Label Spotlight: Skiptrace
'Originality and open mindedness'
Newly founded Manchester label Skiptrace aims to provide a range of opportunities to the 'abundance of creative talent' in around around the city. With an exciting array of releases planned for the next few months, Skiptrace hopes to use it audio-visual content to create a welcoming, versatile platform for the creative community of Manchester. Following their debut release from Shifting Spheres' Mystique, we wanted to have a chat with them to find out more about the circumstances in which the label came to be, how the current restrictions have affected the process of growing the label, and what lies ahead.
For people who haven’t heard of you, how would you describe what Skiptrace is all about?
The premise of Skiptrace is originality and open mindedness. We are all about involving the local Manchester community, be it with the producers, illustrators or videographers we use. We believe there is an abundance of creative talent in the city and hopefully we can give people a foot in the door and provide them opportunities to develop their skills.
Genre wise we aren’t looking for anything majorly specific from the outset, we want good party music across a spectrum of House, Bass, Breaks and Electro… but anything from further left-field always goes down very well with us.
How was Skiptrace created, and what were your initial aims?
Two of us that co-run the label are both DJ’s and have a background in promoting live music events. Recently, we completed a music production and business course at a college in Manchester so setting up a record label was a natural progression. Like many artists we found it difficult to break into the industry and felt Skiptrace would be an effective way of establishing ourselves as musicians whilst contributing to the Manchester music scene.
Besides releasing music on a regular basis our initial aim was to create a platform that sheds light on different artforms and promotes a culture of collaboration with the wider creative community.
You describe your content as audio-visual. Could you explain the visual aspect of the label, and why you have chosen to go down this route?
We have a project in the pipeline where we capture performances from DJs and musicians in rarely trodden on venues in Manchester. We have been able to capture Ethan Kenrick, owner of Sub Zero Sessions, playing a pumping House set in the Niamos Centre in Hulme. It is a Radical Arts and Cultural Centre in a Grade II listed building, formed in 1902 and originally a theatre, it has had many incarnations over the years. Including hosting some of music's biggest names with the likes of The Beatles and Nina Simone playing there. We feel very privileged to have been able to capture the amazing space they have there, and we can’t wait for it to drop on our Facebook page in the not too distant future.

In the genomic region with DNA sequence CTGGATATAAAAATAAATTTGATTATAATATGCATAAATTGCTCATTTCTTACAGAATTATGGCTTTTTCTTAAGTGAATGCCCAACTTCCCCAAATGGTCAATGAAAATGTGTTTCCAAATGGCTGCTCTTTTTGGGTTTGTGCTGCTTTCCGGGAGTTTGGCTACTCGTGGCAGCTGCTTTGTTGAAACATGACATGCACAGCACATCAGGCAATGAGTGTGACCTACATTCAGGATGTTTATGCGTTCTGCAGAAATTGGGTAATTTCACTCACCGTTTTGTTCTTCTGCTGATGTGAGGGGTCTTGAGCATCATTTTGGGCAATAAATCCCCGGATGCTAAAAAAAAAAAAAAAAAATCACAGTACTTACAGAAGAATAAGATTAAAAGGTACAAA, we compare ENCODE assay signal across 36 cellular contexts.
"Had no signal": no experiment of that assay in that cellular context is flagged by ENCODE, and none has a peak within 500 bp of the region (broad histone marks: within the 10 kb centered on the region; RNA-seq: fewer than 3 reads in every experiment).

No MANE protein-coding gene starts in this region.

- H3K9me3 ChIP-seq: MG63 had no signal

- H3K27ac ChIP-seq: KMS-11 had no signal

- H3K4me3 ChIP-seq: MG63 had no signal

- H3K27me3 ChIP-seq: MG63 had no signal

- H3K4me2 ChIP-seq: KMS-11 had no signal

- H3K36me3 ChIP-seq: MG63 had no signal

Tell us about your latest release from Mystique.
This is our first release and we were very excited to have her on board. Redemption is a deep, atmospheric Electro song that brings back very fond memories of some early mornings we used to enjoy many moons ago. We hope to work with her again in the future as she continues to hone her craft with her productions. From the first time we heard the demo she sent through it got us excited and we felt it leaves the playing field open for our future releases. I first saw her productions on a VA released by her collective Shifting Spheres, who put together DJ training programmes for women, transgender and non-binary people. The whole release is littered with good tunes across many sub-genres of House music, and more importantly raised money and awareness for Roshni and UK Black Pride.
How have you found launching a label in such uncertain times?
Although the label was born out of the pandemic the community has shown us huge amounts of support. For example, purchasing our music, creating content for our online platforms, as well as general advice. We consider ourselves lucky because our operations have been less affected than brands that rely heavily on live events to communicate with their audience. Operating during the pandemic has, of course, restricted physical presence. However, we have been able to build a solid following, which will put us in a good position for when we are able to promote parties. We have been busy collaborating online with local radio stations, magazines and podcast stations however, we are looking forward to being able to meet all these people face to face.
What are your plans for the label going into the future, and how has lockdown affected/shaped these plans?
Our immediate aim is to promote the catalogue of music ready to release from now through to January. These include a delve into the darker and bassier side of things with Monir & 9Trane, some funky House from Marco Ono, as well as some Broken stuff from Clay. The latter has a lovely remix from Kahwe; a Manchester native and a mainstay on Anjunadeep. We feel that the lockdown has allowed an opportunity for creativity to come to the fore, and we hope this will continue. So expect to see a lot of fresh music being dropped on the label in the New Year. Aside from the releases we have the continuation of our premiere series online, but we were really hoping to start throwing label showcase day parties, which have unfortunately been put on hold due to the ever changing restrictions in Manchester. However, we have been able to book a smaller, socially distant party at The Old Abbey Taphouse in Hulme on the 28th of November. This will at least be an outlet for a couple of artists to showcase their DJing skills and somewhat of a release after we exit the Tier 3 restrictions!